One of the most common arguments against marijuana legalization revolves around fears that a so-called “Big Marijuana” industry driven by greed will use extremely clever and persuasive advertising campaigns to turn us into a nation of potheads. A new study published in the International Journal of Advertising should provide some skepticism about these concerns. It found despite a dramatic increase in spending on alcohol advertising over the past 40 years, overall consumption remain mostly unchanged. From the abstract:
Even though per capita alcohol consumption has not changed much throughout this period, alcohol advertising media expenditures for all alcohol beverages have increased almost 400% since 1971. This study has provided evidence of consumption changes across categories of alcohol beverages over the past 40-plus years with the preponderance of those changes significantly correlated to fluctuations in demography, taxation and income levels – not advertising. Despite other macro-level studies with consistent findings, the perception that advertising increases consumption exists. The findings here indicate that there is either no relationship or a weak one between advertising and aggregate category sales.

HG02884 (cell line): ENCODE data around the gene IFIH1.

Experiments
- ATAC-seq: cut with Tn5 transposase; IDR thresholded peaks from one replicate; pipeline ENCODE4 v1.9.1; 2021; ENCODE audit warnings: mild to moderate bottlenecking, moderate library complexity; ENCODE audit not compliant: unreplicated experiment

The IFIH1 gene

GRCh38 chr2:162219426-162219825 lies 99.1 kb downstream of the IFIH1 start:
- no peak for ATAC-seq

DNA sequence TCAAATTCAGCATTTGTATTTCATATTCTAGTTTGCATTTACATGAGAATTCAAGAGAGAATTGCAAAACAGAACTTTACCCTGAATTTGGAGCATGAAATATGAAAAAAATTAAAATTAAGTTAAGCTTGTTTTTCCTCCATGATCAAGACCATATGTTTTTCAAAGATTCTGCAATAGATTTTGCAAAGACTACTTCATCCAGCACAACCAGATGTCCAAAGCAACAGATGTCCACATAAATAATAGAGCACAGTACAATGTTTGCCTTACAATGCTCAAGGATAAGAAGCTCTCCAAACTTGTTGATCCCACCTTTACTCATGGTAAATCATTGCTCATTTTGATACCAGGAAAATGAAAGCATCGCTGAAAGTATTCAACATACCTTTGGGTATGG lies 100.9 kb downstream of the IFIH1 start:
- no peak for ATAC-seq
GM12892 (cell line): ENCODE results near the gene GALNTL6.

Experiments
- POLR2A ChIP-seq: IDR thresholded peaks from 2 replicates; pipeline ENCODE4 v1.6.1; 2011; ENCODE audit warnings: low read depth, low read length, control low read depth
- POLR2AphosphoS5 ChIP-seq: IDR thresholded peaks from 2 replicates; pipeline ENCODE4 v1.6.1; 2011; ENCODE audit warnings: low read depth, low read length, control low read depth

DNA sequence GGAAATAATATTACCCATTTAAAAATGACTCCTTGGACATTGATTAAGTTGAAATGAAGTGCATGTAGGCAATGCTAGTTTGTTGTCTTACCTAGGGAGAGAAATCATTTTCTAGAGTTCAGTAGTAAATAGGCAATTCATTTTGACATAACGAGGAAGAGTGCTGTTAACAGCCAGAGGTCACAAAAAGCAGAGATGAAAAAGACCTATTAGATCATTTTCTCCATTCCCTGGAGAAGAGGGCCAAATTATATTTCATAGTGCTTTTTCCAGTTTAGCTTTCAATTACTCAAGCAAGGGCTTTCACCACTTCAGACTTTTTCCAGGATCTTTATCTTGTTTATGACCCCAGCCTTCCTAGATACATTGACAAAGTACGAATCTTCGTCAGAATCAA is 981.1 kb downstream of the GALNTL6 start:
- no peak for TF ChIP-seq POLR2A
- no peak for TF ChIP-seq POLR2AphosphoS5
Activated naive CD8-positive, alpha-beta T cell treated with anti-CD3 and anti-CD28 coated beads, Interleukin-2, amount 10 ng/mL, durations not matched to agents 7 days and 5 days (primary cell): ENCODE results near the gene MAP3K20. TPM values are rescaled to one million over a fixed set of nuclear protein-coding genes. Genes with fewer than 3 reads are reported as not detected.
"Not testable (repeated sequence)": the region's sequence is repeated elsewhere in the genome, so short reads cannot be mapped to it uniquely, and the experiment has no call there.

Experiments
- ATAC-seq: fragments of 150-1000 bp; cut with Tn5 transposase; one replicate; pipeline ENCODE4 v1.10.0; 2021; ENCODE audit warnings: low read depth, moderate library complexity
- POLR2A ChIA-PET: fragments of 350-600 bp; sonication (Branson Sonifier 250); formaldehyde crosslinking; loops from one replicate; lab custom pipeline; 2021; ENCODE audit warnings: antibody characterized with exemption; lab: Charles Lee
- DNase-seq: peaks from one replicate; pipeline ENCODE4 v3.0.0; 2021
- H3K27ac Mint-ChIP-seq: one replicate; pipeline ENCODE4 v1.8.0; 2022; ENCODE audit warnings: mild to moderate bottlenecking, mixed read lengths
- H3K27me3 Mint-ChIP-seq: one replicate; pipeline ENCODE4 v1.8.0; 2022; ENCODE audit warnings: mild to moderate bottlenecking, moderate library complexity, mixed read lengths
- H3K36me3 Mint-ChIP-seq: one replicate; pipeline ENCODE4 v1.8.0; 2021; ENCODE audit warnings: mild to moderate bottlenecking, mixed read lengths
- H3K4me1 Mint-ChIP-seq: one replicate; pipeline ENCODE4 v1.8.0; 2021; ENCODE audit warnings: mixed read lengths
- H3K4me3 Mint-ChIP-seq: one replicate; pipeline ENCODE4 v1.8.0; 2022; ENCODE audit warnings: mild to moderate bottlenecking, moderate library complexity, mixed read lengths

Obviously there are several big caveats to keep in mind when trying to apply these results to the new legal marijuana industry. This is one study about one country with countless factors which might have affected the result. Most importantly, alcohol was already a mature industry in 1971. So it is far from a perfect analogy, but at the moment the alcohol industry still provides us with the best source of actual real-world data for trying to predict the long-term impact of a legal marijuana industry.
I have no doubt that legalization will result in some increase in use, because some people are currently abstaining out of employment concerns or not wanting to deal with the black market. I won’t be surprised, though, if any impact on overall use rates from commercial advertising is small compared to those other factors, especially because the lessons policy makers learned about restricting alcohol and tobacco advertising will almost certainly be applied to legal marijuana.